Lown Institute: 7 questions to guide decisions on hospital CEO pay

Amid the experiences of the COVID-19 pandemic, there is an opportunity for boards of nonprofit hospitals to rethink how their CEOs are paid, particularly compared to the staff at their facilities, representatives with the Lown Institute wrote in a Feb. 10 article published in Health Affairs.

The Lown Institute, a nonpartisan healthcare think tank, examined the gap between the pay of hospital staff and the CEO, as well as the implications of it.

As part of the Lown Institute Hospitals Index, a big-data project launched two years ago, the think tank compared CEO compensation and the average wage of lower-wage staff based on information from Internal Revenue Service 990 forms, CMS and the Bureau of Labor Statistics for 2018 (the latest year available). Their analysis of 1,097 nonprofit hospitals on the Lown Index included staff such as janitorial and kitchen workers and medical records personnel, but excluded staff with advanced degrees, such as physicians and nurse practitioners.

The Lown Institute ultimately found that hourly hospital CEO compensation, on average, was eight times the hourly pay of lower-wage staff in 2018. But representatives with the think tank noted that the ratio varied widely, with some CEOs paid twice the rate of other workers. They found that the highest ratio was 60 times the hourly pay of general workers.

Additionally, researchers said they found that size, urban location and teaching status were associated with higher CEO hourly compensation compared to general worker pay.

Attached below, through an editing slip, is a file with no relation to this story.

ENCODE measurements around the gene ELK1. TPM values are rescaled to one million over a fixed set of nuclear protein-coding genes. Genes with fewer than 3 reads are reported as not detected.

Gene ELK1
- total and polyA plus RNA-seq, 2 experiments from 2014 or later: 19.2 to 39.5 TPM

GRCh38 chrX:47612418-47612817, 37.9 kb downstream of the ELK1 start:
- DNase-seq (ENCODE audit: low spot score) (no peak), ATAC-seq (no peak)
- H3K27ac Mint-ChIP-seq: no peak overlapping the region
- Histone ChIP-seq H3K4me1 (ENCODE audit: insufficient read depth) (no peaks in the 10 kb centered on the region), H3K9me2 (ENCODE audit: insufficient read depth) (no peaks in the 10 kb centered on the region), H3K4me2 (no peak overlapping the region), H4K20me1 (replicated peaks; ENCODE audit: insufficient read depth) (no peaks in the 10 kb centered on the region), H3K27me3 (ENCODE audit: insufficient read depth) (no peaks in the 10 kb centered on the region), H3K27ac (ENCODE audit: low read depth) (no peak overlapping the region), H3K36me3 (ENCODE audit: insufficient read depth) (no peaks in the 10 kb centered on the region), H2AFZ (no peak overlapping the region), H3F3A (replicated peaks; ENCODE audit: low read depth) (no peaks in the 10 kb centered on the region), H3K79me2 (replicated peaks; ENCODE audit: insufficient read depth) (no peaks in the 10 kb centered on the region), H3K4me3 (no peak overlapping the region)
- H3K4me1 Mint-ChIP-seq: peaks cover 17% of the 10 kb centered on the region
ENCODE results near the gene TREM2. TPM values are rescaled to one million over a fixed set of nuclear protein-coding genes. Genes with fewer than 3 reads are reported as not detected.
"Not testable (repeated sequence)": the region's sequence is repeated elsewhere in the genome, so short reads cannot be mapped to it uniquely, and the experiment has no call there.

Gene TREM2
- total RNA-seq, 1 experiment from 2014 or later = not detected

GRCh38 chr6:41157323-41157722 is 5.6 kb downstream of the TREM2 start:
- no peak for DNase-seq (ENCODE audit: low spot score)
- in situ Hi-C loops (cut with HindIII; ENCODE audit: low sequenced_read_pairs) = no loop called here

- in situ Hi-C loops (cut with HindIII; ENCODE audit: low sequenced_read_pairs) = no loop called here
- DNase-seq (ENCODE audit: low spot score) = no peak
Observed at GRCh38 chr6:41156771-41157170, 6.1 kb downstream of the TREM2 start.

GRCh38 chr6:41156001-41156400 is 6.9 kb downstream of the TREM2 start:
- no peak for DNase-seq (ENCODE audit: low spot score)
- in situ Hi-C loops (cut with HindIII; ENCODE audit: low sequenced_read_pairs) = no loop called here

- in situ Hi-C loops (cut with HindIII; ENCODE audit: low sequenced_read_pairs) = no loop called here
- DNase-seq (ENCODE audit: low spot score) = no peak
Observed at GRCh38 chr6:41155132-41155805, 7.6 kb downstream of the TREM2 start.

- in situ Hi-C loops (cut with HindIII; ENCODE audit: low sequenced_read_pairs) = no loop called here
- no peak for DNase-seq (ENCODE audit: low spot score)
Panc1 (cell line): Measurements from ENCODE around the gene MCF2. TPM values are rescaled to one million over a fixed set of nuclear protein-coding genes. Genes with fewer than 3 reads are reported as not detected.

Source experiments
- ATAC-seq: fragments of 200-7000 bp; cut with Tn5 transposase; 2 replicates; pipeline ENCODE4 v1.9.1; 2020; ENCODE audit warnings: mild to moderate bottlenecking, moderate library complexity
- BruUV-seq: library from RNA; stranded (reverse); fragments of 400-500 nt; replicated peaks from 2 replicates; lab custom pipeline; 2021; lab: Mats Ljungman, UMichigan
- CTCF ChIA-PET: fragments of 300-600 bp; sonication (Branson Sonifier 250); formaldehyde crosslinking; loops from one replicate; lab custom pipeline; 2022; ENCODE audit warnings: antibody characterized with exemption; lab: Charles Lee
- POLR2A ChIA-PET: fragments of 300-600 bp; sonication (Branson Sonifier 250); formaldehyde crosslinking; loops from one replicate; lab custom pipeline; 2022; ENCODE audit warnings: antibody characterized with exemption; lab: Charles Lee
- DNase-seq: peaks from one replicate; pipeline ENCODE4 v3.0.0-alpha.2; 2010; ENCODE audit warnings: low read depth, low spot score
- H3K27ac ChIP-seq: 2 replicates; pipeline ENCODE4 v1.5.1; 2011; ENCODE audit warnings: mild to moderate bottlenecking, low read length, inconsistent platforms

Given their research, the Lown Institute recommended that boards of nonprofit hospitals consider the following seven questions:

  • What should CEO pay be based on: size and complexity of the organization; revenue; patient outcomes; community health; comparisons to for-profit corporate CEO pay?       
  • How should complexity or the degree of difficulty of the CEO role be measured?
  • Is there a maximum acceptable level of compensation? What should bonuses be based on, if offered?
  • Should there be a norm or maximum established regarding the most equitable multiplier between CEO pay and wages of general staff?       
  • Should CEO pay and total compensation be reported and transparent for all individual hospitals as well as health systems?
  • How much should CEOs be paid to ensure organizations are able to recruit effective leaders without further inflating healthcare costs or increasing wage disparities that affect communities they serve?       
  • At a high-revenue hospital, how much more should CEOs be paid for enhancing profit more?

"Our opinion is that as institutions dedicated to the public good and the health of their local communities, nonprofit hospitals should be measured by the value they create — both business value and social value," the Lown Institute researchers concluded.

To read the full article, click here.

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